We do not pass on the remaining enumerations of error having regard to the fire damage aspect of the case.
3. The jury's finding of liability with regard to negligent structural alteration of the floor, i.e., excessive notching of load-bearing timbers and the removal of a pillar, causing damage to the house, is supported by the evidence and there is no enumeration of error in this regard. But it is contended that the court erred in refusing to grant the defendant's motion for directed verdict on the issue of liability for punitive damages.
Plaintiff's wife testified that two workmen appeared on the job one morning at 9 o'clock; that they came through the hole in the floor which had been left there by the removal of the original floor furnace; that they appeared to her to be drunk; that "one went in there to where the vent was that come out of the wall in the girls' bedroom and it looked like he was going to check it but he passed out down on the floor and the other one was in the hall a-messing around--they had the thing to adjust a heating system . . . a thermostat . . . he looked like he was trying to turn it on but he couldn't stand up, he was propping"; that she could smell liquor or beer or something; that she called Mr. Middleton and he said he sent them out there to do electric work and he came and picked them up; that she had never seen the men before or after that incident; and that they did no work because they were too drunk to work. She further stated that Mr. Middleton also came out there one morning "just about drunk" and asked her husband about having a beer with him, but they did not drink or have it in their home and asked him not to have it out there.
The effect of this evidence is that the men were electricians, that they were drunk, and that if they did any negligent work it was in adjusting the heating system or thermostat. But the negligence alleged and sought to be proved in the case was in the structural alteration of the floor and in installing the furnace in a hole without drainage. "To authorize the imposition of punitive or exemplary damages there must be affirmative evidence of facts showing 'wilful misconduct, malice, fraud, wantonness, or oppression, or that entire want of care which would raise the presumption of a conscious indifference to consequences.' Co-op. Cab Co. v. Arnold, 106 Ga. App. 160
, 163 (126 SE2d 689
)." Mills v. Mangum, 107 Ga. App. 614
, 617 (131 SE2d 67
). If we were to assume that the defendant knew or should have known that its agents or servants had arrived on the job intoxicated and permitted them to work in such condition, and further that they were negligent and such was ultimately responsible for some injury or damage, then, upon such damage the jury might be authorized to find punitive damages based upon a conscious indifference to the consequences. But that is far from the case here. The men were removed from the job and further were in no way connected with the negligent work which allegedly caused the damage.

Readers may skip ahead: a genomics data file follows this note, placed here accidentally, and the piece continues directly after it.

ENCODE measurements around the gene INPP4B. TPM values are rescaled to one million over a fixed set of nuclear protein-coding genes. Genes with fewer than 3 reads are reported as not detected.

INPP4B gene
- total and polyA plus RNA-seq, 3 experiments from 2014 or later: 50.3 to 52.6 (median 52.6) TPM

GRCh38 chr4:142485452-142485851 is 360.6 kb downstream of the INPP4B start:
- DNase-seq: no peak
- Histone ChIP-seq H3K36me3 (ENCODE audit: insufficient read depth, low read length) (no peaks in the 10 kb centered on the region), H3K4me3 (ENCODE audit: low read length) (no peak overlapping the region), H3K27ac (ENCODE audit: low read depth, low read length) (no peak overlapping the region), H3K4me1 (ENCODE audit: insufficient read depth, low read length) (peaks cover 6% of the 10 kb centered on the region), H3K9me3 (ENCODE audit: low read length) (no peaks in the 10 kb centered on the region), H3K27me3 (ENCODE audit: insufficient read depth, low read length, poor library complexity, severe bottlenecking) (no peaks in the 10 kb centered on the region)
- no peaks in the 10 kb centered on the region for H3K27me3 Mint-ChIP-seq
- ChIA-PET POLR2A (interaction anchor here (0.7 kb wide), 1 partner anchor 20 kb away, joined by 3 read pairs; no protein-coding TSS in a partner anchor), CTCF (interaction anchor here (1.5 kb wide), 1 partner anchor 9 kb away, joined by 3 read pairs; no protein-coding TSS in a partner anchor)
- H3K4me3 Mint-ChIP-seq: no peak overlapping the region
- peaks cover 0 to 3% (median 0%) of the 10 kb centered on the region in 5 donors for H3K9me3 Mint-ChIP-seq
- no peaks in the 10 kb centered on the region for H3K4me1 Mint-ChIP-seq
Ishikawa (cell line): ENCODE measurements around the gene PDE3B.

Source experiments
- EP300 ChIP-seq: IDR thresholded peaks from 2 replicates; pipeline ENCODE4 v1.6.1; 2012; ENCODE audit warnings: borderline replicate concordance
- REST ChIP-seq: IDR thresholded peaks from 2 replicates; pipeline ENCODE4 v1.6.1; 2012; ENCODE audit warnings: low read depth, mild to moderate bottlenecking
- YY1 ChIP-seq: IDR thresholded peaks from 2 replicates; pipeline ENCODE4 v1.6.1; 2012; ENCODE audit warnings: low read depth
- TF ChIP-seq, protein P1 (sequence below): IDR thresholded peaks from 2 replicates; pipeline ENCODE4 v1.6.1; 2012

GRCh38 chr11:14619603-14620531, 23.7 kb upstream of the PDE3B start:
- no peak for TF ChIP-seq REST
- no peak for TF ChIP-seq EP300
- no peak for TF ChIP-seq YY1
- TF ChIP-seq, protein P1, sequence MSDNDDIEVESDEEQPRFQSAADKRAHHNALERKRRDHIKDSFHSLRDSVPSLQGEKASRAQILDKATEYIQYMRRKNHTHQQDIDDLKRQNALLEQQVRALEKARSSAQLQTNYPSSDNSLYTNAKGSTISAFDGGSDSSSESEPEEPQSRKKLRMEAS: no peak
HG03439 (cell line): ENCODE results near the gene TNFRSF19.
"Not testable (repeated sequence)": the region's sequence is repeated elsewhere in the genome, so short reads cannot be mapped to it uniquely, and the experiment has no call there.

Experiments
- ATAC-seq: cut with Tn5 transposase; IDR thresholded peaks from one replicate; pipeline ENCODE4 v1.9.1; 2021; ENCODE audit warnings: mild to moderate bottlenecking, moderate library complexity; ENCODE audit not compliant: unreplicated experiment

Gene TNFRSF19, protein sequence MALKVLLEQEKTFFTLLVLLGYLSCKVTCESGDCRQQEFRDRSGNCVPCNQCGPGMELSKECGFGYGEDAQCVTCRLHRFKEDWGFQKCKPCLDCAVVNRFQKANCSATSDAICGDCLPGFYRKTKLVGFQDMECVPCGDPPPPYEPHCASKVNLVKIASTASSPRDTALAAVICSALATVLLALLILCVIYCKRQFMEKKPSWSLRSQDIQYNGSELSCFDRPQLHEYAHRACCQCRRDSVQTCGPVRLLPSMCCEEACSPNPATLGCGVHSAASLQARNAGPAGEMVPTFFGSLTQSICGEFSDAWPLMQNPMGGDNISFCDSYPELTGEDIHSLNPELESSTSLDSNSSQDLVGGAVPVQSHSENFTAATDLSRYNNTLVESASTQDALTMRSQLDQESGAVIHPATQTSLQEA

It was error to deny the defendant's motion for directed verdict on the issue of punitive damages.
4. The defendant filed a plea of the statute of limitation. It is contended that the trial court erred in refusing to give the following request to charge: "I charge you that the burden of proof in this case is upon the plaintiff to prove by a preponderance of the evidence that this action was brought before it was barred by the statute of limitations."
5. The court charged the jury in essence that the measure of damages for the damage to the house caused otherwise than by fire was "whatever sum it would require to put the house in the condition in which it was before it was injured," but that the jury was not required to use that measure if the replacement would be an absurd undertaking and that the costs of repair must be reasonable. Defendant excepted to this charge on the ground that the difference in fair market value before and after the damage was the proper measure under the evidence in this case.
Generally, where there is injury to a building and not to the land, the measure of damages is the cost of restoration to original condition unless restoration to the original condition would be an absurd undertaking. Southern R. Co. v. Wooten, 110 Ga. App. 6 (3) (137 SE2d 696)
, and citations.
We think the charge was sufficiently adjusted to the evidence and do not find it erroneous in the particular the appellant has complained of.
6. The results we have reached in the matter make it unnecessary to pass upon the appellant's remaining enumerations.
7. There has been no enumeration of errors filed in the cross appeal by Willis, Case 44487, and it is therefore dismissed.
The judgment in Case 44486 is affirmed on condition that the award of $8,670.62 for damages caused by fire and the award of $3,625 for punitive damages both be written off by the appellee, Jack R. Willis. Otherwise the case is reversed. See Holston Box &c. Co. v. Vonberg & Bates, 34 Ga. App. 298, 301 (129 SE 562).
Case 44486 affirmed on condition;
Bloch, Hall, Hawkins & Owens, Ellsworth Hall, Jr., Ellsworth Hall, III, for appellant.